In these colliding worlds, people who started out with nothing and hit the jackpot, say, in the hedge fund arena, know nothing about boundaries. Their trajectory has gone from a cop’s son in Bay Shore to landowner with a staff in matching khakis and white polo shirts. This has skewed their worldview, or, more accurately, fried any sense of reality in their brains.


Derivatives and collateralized debt obligations they can handle, but limits in daily life are not something the richest of the rich can calculate: No, honey, you can’t invite the contractor to lunch: he made the shelves too shallow for the plates we bought in Capri, and I’m furious.


Most of the people with gargantuan checking accounts who sit atop those oceanfront dunes are living differently than they did when they were starting out. They are making it up as they go. And so these people are unclear about friendships, and people on the receiving end confuse kindness for kinship. And, deliciously…vice versa. These scenes were the lifeblood for my novel, It Happens in the Hamptons.


For those who went from $30,000 annually to $30 million after only a decade in the work force, life has been quite limitless. Many of these men don’t understand that their Niagara Falls rush of cash only flows to .00001% of this country.


After all, the fabulously wealthy guy was simply good in math, earned a business degree from Fordham and landed on a trading floor in his twenties. Timing and a magnanimous boss who recognized talent and drive put him in a position to make enough money to own a few homes by age 30. The stock market upswings and hedge fund two and twenty rules enabled this police officer’s son to earn dozens of millions by his late thirties. Now able to support three homes and three kids with ease on just a portion of the interest his money is churning out, he has lost touch with how it feels to take home $450 a week after tax.


This über rich guy has forgotten those sleepless nights worrying about college loan payments before he met that boss. Part of him feels anyone could do what he did if they just tried a little harder. He doesn’t think of himself as a creature from another planet, but still one of the guys. That’s the reason the friction between Hamptons’ classes stays steaming with tension.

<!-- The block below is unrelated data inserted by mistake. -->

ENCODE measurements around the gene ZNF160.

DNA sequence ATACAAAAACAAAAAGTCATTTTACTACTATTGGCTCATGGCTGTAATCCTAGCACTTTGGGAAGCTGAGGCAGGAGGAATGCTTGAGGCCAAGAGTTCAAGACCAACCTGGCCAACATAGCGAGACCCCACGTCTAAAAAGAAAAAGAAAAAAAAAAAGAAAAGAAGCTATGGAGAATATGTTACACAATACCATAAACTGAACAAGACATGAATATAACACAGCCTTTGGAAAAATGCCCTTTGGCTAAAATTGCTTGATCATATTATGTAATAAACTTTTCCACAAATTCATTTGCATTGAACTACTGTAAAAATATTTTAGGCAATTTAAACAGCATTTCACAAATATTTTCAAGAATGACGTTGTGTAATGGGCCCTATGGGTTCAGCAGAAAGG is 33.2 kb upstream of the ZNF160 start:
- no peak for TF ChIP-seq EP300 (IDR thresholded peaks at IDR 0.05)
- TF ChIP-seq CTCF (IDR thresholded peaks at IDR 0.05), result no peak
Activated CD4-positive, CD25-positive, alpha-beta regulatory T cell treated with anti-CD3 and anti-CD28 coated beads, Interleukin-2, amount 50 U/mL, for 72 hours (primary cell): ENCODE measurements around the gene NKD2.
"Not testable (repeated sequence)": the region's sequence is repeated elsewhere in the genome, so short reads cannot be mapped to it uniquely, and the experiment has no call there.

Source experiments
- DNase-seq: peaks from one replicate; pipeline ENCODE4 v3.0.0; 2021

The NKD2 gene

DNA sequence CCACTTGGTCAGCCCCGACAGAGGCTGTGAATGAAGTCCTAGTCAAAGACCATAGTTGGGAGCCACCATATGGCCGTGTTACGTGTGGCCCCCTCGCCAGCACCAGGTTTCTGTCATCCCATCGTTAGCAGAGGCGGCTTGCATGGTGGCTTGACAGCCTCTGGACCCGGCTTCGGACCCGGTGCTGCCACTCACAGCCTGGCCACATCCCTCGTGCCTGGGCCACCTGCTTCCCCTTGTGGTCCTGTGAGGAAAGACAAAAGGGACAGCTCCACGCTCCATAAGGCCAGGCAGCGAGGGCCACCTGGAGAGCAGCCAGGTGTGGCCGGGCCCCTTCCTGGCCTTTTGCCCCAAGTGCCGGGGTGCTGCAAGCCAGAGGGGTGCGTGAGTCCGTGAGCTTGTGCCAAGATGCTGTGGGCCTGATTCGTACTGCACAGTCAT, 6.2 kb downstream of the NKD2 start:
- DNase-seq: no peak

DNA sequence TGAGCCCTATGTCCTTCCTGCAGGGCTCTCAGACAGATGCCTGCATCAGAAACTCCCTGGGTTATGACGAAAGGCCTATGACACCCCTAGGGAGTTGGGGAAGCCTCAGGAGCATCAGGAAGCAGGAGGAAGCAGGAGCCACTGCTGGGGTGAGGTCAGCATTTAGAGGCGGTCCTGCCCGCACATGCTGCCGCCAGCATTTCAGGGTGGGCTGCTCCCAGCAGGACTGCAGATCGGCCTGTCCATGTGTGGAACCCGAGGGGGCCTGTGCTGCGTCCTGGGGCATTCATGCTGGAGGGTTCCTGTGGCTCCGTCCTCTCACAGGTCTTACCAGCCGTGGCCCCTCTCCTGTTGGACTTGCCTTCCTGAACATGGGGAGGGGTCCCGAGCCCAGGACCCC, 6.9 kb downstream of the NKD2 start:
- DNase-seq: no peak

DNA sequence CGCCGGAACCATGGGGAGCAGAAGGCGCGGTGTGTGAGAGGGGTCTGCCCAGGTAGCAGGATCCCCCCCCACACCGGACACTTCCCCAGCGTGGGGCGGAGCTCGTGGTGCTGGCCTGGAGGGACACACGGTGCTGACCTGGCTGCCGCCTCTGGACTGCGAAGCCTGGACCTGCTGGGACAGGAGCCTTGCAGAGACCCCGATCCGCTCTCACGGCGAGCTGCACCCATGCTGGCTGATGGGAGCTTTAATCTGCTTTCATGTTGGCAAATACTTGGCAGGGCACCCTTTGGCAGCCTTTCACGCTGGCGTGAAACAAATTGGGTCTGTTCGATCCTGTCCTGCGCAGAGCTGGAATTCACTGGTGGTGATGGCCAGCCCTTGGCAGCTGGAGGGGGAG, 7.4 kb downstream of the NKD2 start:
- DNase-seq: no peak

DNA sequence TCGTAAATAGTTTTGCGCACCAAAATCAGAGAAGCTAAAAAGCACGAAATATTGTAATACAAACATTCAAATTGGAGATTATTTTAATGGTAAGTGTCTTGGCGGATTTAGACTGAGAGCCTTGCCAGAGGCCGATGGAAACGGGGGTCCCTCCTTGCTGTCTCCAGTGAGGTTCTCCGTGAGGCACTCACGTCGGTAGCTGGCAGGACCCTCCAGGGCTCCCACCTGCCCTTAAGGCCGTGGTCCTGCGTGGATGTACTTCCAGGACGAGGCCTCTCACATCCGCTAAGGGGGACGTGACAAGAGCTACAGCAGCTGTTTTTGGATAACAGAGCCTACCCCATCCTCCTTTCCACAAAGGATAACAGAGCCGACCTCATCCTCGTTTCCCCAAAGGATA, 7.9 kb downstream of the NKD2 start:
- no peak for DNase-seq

So the rich guy offers the landscaper a brew from the garage fridge and thinks he’s a new buddy. Or, he takes a surf lesson from a cool 40-year-old local sculptor and wants him to come for lunch. When the Loaves and Fishes $100-a-pound lobster stuffed into each hot dog roll is served an hour after the lesson, everyone knows the “sandwich” cost more than the instructor clocked all morning. But the rich guy is

insistent he’s just being generous by serving it. He’s too tone-deaf, too sure he’s still that Fordham student inside. He doesn’t get that his gargantuan, incomprehensible mounds of cash makes people hugely uncomfortable.


Before hedge fund bonanzas, being rich used to be a more codified position, with set behavior and rules. The staff were separate and in uniforms, not chomping on fried rock shrimp tempura the new chef copied from Nobu.


One used to mimic the manners of those who came before you. One’s wife had to entertain like the JP Morgan people with Nana’s candelabra and a punch bowl from Daddy’s Yale regatta. Now a man named Gates or Thiel can skip college and “make it.” A top Wall Street chief can move into a condo next to Russian oligarchs, because he wants to say “screw you” to an uptight Fifth Avenue co-op board looking for transparent financials.


People who made their money telling people to piss off rather than inheriting it know less about rule playing. They, in fact, revel in breaking them. In addition, if one is self-made, and grew up waiting on tables, one is less likely to look down on people doing so. That’s again where things get messy: The people at the restaurants who serve your drinks and at the club are not your friends because you did the same to put yourself through school.


It takes generations to learn how to turn people into invisible objects, to feel superior in one’s bones, which is one reason stone-cold reptilian WASP matrons are pretty good at it. They keep their housekeepers in uniform even though it looks like an anachronism from the 1950s. Their beach clubs are formally delineated with a rope from the cabanas to the shores, literal (and safe and unawkward) lines drawn physically in the sand.


For me, transgressing those lines has meant intense friendships born in the sea that roils with rips and sudden, unpredictable tidal flows. Like most authors, I wrote a book about what I know. We move forward and back, sometimes best friends, at other times facing an awkward moment when a bill must be paid or a tip is in order, mimicking the jolting of that Long Island Rail Road car. Clashing cultures invading my own real life, indeed.


Holly Peterson’s new book, It Happens in the Hamptons, was released on May 9.